Analysis of Wealth. I. Value

Although from time immemorial the mass of objects which we term wealth has formed the basis of humanity’s existence, it is only of recent years that a scientific investigation of the con­ditions of its production and distribution has arisen. This is indicative of a development of these conditions, for if there was in the past a lack of effort to solve economic problems, this can only be because these problems existed, if at all, in an obscure, immature fashion. In the days when small local communities were prac­tically self-supporting and articles only rarely exchanged on their borders, it was obvious enough that wealth was the direct product of labour for individual consumption. Likewise in the earlier stages of production for exchange the seller of commodities knew them to be his per­sonal products and attached no miraculous import to the money for which he sold them and with which he purchased the products of men likewise known to him. With the complexity of full-blown capitalism, however, the workers become separated from the commodities pro­duced by them, which acquire a mysterious knack of realising more in their sale than what was laid out in buying the necessary factors for their production. Henceforth wealth seems to spring from nowhere—money makes money; and problems present themselves for solution.

Founded upon the very conditions which give rise to the problems, however, is the power of the capitalist class, who have a pretty sure in­stinct that a real economic science is inimical to their interests since it unavoidably exposes their parasitical position in society. It can readily be understood, therefore, that prior to critical revolutionists like Karl Marx developing the science in working-class interests, only a few isolated truths were revealed by the studies of honest, if orthodox, inquirers likewise few in number ; while the mass of so-called economic literature became of an apologetic character seeking to obscure, in capitalist interests, the very problems it pretended to elucidate.

Members of the working class, having nothing to fear from criticism of a social order which entails nothing but poverty for them, may find in the writings of Marx a clear, if elaborate, analysis of the facts of their existence. Time spent in their study, snatched though it be from scanty leisure, is repaid by the acquisition of an undying purpose in life and the joy of knowledge with which to carve the road to power. If in the following paragraphs the writer can out­line the main points of Marx’s economic theory in such a way as to arouse interest in some hitherto apathetic or hostile mind, his immediate object will be served. If the inquirer be worth his salt he will not rest till he is intellectually equipped for the conflict with capital.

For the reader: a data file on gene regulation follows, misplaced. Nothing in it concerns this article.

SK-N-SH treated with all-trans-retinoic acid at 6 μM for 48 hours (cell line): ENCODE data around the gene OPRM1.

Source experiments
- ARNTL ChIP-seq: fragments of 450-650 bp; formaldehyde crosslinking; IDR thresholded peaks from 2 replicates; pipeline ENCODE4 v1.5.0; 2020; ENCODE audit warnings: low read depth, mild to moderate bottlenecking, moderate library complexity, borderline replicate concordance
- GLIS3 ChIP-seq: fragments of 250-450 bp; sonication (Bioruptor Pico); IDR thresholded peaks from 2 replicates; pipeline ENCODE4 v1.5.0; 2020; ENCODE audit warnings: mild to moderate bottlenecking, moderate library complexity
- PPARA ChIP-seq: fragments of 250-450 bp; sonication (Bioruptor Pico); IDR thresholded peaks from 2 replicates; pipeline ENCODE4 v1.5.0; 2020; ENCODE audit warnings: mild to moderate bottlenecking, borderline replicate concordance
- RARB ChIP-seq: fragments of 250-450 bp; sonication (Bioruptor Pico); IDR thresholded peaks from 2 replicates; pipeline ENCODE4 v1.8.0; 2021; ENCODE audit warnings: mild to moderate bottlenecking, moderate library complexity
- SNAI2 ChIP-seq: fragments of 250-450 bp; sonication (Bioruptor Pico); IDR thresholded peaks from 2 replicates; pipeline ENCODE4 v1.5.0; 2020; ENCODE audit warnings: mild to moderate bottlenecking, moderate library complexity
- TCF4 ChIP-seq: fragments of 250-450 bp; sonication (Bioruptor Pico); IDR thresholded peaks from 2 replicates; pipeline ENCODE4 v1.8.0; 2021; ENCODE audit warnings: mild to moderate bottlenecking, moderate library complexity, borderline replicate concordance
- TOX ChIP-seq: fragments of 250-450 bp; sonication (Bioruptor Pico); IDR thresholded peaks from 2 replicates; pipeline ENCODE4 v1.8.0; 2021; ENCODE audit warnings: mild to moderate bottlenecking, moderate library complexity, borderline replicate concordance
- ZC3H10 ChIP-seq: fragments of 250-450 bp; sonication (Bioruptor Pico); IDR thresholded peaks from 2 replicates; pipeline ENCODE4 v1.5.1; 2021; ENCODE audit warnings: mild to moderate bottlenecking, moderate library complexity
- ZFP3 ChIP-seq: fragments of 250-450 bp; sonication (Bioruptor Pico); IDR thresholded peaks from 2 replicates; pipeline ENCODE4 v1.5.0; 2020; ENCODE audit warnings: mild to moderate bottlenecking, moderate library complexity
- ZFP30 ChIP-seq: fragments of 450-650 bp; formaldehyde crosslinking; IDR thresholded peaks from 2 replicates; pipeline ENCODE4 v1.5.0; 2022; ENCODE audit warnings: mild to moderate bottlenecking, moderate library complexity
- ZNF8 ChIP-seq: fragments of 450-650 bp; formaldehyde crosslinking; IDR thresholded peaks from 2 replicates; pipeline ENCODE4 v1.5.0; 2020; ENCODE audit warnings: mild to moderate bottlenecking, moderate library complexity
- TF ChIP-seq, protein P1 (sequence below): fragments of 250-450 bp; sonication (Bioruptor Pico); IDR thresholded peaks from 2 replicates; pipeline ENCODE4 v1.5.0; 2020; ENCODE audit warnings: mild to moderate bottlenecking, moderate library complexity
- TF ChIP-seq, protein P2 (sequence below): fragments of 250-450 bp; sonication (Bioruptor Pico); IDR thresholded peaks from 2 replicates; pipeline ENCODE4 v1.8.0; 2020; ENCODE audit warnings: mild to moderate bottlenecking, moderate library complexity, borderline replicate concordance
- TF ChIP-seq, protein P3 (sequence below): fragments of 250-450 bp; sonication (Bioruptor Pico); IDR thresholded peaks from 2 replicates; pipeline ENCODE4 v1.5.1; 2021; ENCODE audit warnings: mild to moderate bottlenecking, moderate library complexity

The unit of modern wealth is the commodity, which has three essential features. Firstly it must satisfy some human want ; be useful. Secondly it is a product of human labour, a con­scious adaptation of nature ; while lastly it must be exchangeable for other useful labour pro­ducts. It must find its way into the social market else it is no commodity.

Thus a commodity is a combination in an ob­ject of utility and exchangeability, or in other words, of use-value and exchange-value. The former is due to its natural qualities (physical, chemical, etc.,) and also distinguishes it from any other commodity. It is this difference in usefulness which leads to the exchange of com­modities, although it by no means determines the ratio in which they are exchanged. Any given commodity vendor does not exchange, say, boots for boots, but for some article of wealth which has different properties. On the other hand it would be absurd to say that boots are as useful to him as the commodity he re­ceives in exchange. Any attempts, therefore, (and there have been many), to explain exchange-value through utility are futile. Exchange-value is a relation of equality, while a comparison of the use-values of commodities simply reveals their differences or inequalities. What, then, is exchange-value ? If we take a pair of boots and a ton of coal, each selling say for £1, we have three commodities (including the sovereign) of equal value. Compare as we may their relative weight, colour, smell, size, or any other tangible property, we can discover no equality between them. Their uses are different and it is highly improbable that the relations of supply and de­mand in coal and boot markets respectively are identical at any given moment. We are thus left with only one feature common to all these commodities, viz., they are products of human labour, they embody human energy. In this re­spect they may be compared and an equation between them arrived at if we measure the energy embodied in them by the time occupied in its expenditure. If, then, our imaginary pair of boots and ton of coal are equal in value, it can only be because they contain equal quantities of labour or. in other words, have taken an equal length of time to produce.

It is important to remember here that commo­dities are social products and presuppose the division of labour in society. Producers of coal and boots or of any other special product cannot exist on their commodities alone ; they exchange as a matter of necessity. In consequence they seek to minimise the length of time taken in producing any given commodity in order, by the cheapness thereof, to secure a certain sale. If, therefore, someone takes up unnecessary time in the production of a commodity its value in exchange ia not enhanced thereby. It is the socially necessary labour-time alone which forms value.

Another result of the division of labour is the difference in quality of the forms of labour which produce different commodities. Certain occupa­tions exhaust more nerve and muscle in a given time than others. Their products therefore con­tain more value in proportion to the intensity of labour in excess of that embodied in other commodities. This, however, by no means affects the fact that they are reducible to one common element, simple labour-power ; the more intense or skilled labour simply counts as a multiple of ordinary labour. Labour remains the factor which determines value.